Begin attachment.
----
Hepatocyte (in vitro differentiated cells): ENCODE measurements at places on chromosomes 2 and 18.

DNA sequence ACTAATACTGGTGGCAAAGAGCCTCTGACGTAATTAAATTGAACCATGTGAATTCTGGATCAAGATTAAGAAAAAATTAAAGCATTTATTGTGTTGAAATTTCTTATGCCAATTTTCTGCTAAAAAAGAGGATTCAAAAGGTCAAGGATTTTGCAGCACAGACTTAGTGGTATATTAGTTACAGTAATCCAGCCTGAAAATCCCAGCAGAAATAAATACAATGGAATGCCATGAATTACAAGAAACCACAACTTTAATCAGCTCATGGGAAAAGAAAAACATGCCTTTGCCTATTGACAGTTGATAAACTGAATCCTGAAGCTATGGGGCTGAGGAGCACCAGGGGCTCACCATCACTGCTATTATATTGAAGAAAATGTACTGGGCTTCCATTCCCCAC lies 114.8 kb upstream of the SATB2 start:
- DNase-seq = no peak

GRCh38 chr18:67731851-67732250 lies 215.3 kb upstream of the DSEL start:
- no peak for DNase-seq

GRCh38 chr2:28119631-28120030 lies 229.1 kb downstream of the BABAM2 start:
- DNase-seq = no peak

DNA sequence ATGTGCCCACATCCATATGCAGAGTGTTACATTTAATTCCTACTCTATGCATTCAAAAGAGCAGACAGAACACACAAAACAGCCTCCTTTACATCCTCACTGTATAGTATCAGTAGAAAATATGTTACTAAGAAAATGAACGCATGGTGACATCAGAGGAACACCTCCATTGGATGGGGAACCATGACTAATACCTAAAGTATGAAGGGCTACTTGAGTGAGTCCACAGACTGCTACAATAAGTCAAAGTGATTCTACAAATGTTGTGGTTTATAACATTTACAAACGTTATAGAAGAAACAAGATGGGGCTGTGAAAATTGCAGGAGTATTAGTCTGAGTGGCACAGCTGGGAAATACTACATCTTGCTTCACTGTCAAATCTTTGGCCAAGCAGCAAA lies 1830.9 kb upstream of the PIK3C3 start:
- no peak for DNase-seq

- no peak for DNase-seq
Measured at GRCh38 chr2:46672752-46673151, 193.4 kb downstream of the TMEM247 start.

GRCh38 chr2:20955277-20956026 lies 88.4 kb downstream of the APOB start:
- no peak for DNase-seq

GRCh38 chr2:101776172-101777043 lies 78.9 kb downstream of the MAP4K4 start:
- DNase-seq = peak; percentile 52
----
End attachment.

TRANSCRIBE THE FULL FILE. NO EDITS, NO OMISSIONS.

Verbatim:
Hepatocyte (in vitro differentiated cells): ENCODE measurements at places on chromosomes 2 and 18.

DNA sequence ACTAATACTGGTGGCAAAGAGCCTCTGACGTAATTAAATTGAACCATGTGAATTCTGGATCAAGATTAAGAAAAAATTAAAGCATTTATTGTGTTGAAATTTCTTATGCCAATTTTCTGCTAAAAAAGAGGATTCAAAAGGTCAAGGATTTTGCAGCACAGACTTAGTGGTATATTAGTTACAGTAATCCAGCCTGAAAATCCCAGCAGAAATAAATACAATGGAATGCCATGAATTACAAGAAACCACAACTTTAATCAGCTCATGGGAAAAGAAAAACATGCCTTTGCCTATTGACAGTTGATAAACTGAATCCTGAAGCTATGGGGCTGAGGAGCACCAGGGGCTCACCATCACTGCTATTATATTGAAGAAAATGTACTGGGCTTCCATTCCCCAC lies 114.8 kb upstream of the SATB2 start:
- DNase-seq = no peak

GRCh38 chr18:67731851-67732250 lies 215.3 kb upstream of the DSEL start:
- no peak for DNase-seq

GRCh38 chr2:28119631-28120030 lies 229.1 kb downstream of the BABAM2 start:
- DNase-seq = no peak

DNA sequence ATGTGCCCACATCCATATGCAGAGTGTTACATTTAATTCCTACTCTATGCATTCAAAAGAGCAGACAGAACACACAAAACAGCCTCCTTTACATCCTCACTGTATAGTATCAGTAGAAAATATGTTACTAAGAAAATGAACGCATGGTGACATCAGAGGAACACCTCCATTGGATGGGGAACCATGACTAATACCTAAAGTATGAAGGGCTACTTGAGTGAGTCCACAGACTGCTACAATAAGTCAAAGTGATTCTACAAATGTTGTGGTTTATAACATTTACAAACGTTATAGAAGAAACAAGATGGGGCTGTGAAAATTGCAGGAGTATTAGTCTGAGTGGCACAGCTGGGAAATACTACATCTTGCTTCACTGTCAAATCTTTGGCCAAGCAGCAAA lies 1830.9 kb upstream of the PIK3C3 start:
- no peak for DNase-seq

- no peak for DNase-seq
Measured at GRCh38 chr2:46672752-46673151, 193.4 kb downstream of the TMEM247 start.

GRCh38 chr2:20955277-20956026 lies 88.4 kb downstream of the APOB start:
- no peak for DNase-seq

GRCh38 chr2:101776172-101777043 lies 78.9 kb downstream of the MAP4K4 start:
- DNase-seq = peak; percentile 52